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Applying to Change the Name of the Applicant or the Nominated Person

The present article is our seventh in the series discussing patent ownership and entitlement, following on from our previous topics of discussion concerning: (i) how patent ownership is distinct from the concept of entitlement, (ii) how entitlement disputes between joint applicants may be resolved, (iii) how eligible persons can seek to apply for a determination on entitlement under the Patents Act (“the Act”), (iv) how grant of a patent may be opposed if the Applicant listed is not truly entitled to the invention at hand, (v) how the Commissioner’s power may be used to rectify errors recorded on the patent Register, and (vi) how the Court may also rectify errors wrongfully recorded on the patent Register.  

Although much of the discussions so far in relation to entitlement involves some kind of dispute, there are also provisions in the Patents Act that permit amendments to be made to the Applicant name, without the need for involvement from the Commissioner of Patents or from the Courts. The present article provides some insight into how this can be done under the Act.

Multiple sections of the Australian Patents Act allow for a request to change the name of a patent applicant at any time.
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Changing the Patent Applicant Name Under Section 104

Specifically, Section 104 of the Act allows applicants to request amendments to the Applicant name at any time. No formal evidence to support the change is required, unless there is some contrary indication of their entitlement to the invention, in which case evidence may be required in the form of a new notice of entitlement, a declaration, a deed of assignment or a deed poll.

Changing the Patent Applicant Name Under Section 113

In addition, Section 113 also permits changes to the Applicant name for persons claiming under assignment or agreement. For joint applicants, there is no statutory requirement for one co-applicant to obtain consent from the other co-applicant(s) when amending the Applicant name under Section 113, which contrasts with the process for recording a part-assignment of a patent, under Section 16.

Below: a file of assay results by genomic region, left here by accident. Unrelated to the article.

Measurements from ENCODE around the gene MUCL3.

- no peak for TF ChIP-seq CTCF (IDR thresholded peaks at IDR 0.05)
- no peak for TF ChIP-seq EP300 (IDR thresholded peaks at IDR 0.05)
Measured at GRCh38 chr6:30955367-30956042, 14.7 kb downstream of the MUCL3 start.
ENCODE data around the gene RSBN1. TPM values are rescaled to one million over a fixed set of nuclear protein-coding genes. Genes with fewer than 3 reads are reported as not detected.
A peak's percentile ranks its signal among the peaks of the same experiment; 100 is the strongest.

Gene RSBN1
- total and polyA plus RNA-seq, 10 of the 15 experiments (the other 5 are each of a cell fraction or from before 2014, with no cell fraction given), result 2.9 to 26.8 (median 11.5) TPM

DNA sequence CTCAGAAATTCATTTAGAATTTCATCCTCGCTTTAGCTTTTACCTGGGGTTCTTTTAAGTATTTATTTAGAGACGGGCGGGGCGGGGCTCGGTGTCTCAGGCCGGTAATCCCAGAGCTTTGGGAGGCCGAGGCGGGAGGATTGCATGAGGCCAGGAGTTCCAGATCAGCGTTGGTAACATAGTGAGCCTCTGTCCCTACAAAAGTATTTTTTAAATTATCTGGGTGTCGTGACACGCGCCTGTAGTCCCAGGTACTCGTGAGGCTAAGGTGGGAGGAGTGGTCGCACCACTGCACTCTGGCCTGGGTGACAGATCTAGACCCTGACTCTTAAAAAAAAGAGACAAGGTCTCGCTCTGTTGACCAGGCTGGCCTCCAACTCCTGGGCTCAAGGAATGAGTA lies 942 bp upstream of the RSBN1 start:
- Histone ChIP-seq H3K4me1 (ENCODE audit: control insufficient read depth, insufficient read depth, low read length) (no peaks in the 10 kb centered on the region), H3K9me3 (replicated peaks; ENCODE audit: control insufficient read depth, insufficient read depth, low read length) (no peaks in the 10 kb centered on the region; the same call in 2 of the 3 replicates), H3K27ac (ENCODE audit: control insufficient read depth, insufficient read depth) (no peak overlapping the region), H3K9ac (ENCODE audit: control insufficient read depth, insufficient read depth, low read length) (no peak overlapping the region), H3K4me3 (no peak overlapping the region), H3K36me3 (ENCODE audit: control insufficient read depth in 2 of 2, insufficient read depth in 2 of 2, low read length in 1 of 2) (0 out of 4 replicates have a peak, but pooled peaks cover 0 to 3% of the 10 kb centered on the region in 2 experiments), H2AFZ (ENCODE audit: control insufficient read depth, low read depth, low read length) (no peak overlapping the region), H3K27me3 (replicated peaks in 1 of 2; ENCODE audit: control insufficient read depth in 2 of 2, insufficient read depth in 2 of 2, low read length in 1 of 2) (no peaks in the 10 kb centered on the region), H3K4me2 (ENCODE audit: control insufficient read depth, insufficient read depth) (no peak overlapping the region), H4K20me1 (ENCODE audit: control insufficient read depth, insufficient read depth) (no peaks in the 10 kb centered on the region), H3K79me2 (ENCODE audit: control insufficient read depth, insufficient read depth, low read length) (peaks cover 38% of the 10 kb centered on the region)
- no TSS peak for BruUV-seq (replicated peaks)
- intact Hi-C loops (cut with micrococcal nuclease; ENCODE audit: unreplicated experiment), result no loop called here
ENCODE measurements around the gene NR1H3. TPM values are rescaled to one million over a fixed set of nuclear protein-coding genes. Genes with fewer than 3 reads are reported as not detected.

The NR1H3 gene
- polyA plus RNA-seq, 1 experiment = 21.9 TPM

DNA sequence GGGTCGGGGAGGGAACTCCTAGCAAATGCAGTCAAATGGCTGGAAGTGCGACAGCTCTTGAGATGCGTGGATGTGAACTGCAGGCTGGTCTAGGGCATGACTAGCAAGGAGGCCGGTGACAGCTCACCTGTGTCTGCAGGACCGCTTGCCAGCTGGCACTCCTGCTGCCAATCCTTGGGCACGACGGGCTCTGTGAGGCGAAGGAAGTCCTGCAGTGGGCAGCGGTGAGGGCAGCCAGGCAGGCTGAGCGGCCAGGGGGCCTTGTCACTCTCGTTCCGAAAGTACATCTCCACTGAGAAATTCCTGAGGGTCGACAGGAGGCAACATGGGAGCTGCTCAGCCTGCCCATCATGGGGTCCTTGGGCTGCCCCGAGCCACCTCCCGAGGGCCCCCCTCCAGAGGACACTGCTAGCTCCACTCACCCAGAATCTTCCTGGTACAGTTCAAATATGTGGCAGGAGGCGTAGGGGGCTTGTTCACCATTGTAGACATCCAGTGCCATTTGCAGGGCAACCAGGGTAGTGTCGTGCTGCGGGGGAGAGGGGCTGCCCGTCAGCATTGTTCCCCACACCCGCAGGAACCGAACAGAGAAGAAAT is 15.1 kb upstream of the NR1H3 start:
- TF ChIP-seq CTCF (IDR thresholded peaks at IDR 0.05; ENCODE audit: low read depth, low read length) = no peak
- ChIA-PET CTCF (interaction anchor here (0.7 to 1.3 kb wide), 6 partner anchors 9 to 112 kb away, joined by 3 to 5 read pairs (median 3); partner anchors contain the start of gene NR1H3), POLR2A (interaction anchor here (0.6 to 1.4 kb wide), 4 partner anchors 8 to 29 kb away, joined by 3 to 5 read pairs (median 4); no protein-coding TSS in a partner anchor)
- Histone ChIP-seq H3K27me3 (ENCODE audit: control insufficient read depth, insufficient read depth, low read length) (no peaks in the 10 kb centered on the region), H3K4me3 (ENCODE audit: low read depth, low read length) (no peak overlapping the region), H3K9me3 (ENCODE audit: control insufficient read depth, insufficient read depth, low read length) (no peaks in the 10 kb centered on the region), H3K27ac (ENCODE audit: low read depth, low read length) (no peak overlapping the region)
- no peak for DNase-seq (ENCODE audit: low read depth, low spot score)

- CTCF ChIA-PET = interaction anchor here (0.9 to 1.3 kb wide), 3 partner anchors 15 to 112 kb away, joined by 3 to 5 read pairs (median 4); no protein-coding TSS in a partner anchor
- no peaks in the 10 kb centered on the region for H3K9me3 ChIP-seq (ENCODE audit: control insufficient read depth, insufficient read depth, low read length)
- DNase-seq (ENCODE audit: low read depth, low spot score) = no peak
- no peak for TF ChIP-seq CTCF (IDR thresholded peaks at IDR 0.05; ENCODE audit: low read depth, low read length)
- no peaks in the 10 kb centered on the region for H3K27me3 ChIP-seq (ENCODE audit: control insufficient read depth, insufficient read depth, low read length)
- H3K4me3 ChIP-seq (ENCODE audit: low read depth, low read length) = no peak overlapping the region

Regulation 3.1A

With reference to the Patent Regulations, it is important to note that Regulation 3.1A states that the Applicant is taken to be the nominated person. Thus, any amendment to change the nominated person to be different from the Applicant has no effect. Conversely, any amendment to the Applicant will result in a change to the nominated person. 

Divisional Applications

In terms of divisional applications, where a divisional application is filed in a name other than that of the Applicant of the patent application, an objection is normally raised by the Examiner to amend the divisional Applicant name under Sections 104 or 113. Both these Sections of the Act may also be used where there is an application from joint inventors and the invention by one or more of them, is divided out from that parent application and made the subject of a divisional application.

Next in this Series

This article concludes our discussions on how patent ownership and entitlement issues are navigated under the different provisions covered under the Patents Act. Our next article will explore some other intriguing considerations that are relevant to determining inventorship.

Got questions about patent ownership and entitlement in Australia? The team at MBIP are happy to help. Contact us to have a patent attorney get in contact with you to discuss your situation